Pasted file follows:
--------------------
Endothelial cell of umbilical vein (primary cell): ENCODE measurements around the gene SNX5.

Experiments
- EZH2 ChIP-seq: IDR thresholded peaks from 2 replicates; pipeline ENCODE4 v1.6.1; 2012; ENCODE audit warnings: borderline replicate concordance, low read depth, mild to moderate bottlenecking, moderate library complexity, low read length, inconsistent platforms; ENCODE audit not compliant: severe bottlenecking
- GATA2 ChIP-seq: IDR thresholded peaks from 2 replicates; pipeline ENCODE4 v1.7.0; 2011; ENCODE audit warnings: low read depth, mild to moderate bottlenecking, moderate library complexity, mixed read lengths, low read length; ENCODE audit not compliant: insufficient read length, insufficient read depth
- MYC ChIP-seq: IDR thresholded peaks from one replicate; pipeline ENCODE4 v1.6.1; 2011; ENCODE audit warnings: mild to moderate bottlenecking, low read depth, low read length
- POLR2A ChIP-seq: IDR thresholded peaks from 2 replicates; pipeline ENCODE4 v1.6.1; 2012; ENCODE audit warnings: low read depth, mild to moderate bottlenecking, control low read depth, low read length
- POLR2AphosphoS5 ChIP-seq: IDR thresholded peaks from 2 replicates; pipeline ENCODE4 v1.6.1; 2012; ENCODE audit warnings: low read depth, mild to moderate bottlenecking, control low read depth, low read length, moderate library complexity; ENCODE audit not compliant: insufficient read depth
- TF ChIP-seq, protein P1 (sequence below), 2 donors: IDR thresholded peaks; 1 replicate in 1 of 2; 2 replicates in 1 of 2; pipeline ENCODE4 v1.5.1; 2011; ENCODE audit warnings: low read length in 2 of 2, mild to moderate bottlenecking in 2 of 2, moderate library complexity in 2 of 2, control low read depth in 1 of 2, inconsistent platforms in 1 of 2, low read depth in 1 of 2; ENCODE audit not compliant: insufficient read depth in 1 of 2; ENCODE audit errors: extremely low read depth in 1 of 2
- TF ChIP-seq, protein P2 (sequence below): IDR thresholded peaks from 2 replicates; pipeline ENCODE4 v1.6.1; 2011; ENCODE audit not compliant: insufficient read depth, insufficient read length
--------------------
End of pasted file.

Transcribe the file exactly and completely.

Endothelial cell of umbilical vein (primary cell): ENCODE measurements around the gene SNX5.

Experiments
- EZH2 ChIP-seq: IDR thresholded peaks from 2 replicates; pipeline ENCODE4 v1.6.1; 2012; ENCODE audit warnings: borderline replicate concordance, low read depth, mild to moderate bottlenecking, moderate library complexity, low read length, inconsistent platforms; ENCODE audit not compliant: severe bottlenecking
- GATA2 ChIP-seq: IDR thresholded peaks from 2 replicates; pipeline ENCODE4 v1.7.0; 2011; ENCODE audit warnings: low read depth, mild to moderate bottlenecking, moderate library complexity, mixed read lengths, low read length; ENCODE audit not compliant: insufficient read length, insufficient read depth
- MYC ChIP-seq: IDR thresholded peaks from one replicate; pipeline ENCODE4 v1.6.1; 2011; ENCODE audit warnings: mild to moderate bottlenecking, low read depth, low read length
- POLR2A ChIP-seq: IDR thresholded peaks from 2 replicates; pipeline ENCODE4 v1.6.1; 2012; ENCODE audit warnings: low read depth, mild to moderate bottlenecking, control low read depth, low read length
- POLR2AphosphoS5 ChIP-seq: IDR thresholded peaks from 2 replicates; pipeline ENCODE4 v1.6.1; 2012; ENCODE audit warnings: low read depth, mild to moderate bottlenecking, control low read depth, low read length, moderate library complexity; ENCODE audit not compliant: insufficient read depth
- TF ChIP-seq, protein P1 (sequence below), 2 donors: IDR thresholded peaks; 1 replicate in 1 of 2; 2 replicates in 1 of 2; pipeline ENCODE4 v1.5.1; 2011; ENCODE audit warnings: low read length in 2 of 2, mild to moderate bottlenecking in 2 of 2, moderate library complexity in 2 of 2, control low read depth in 1 of 2, inconsistent platforms in 1 of 2, low read depth in 1 of 2; ENCODE audit not compliant: insufficient read depth in 1 of 2; ENCODE audit errors: extremely low read depth in 1 of 2
- TF ChIP-seq, protein P2 (sequence below): IDR thresholded peaks from 2 replicates; pipeline ENCODE4 v1.6.1; 2011; ENCODE audit not compliant: insufficient read depth, insufficient read length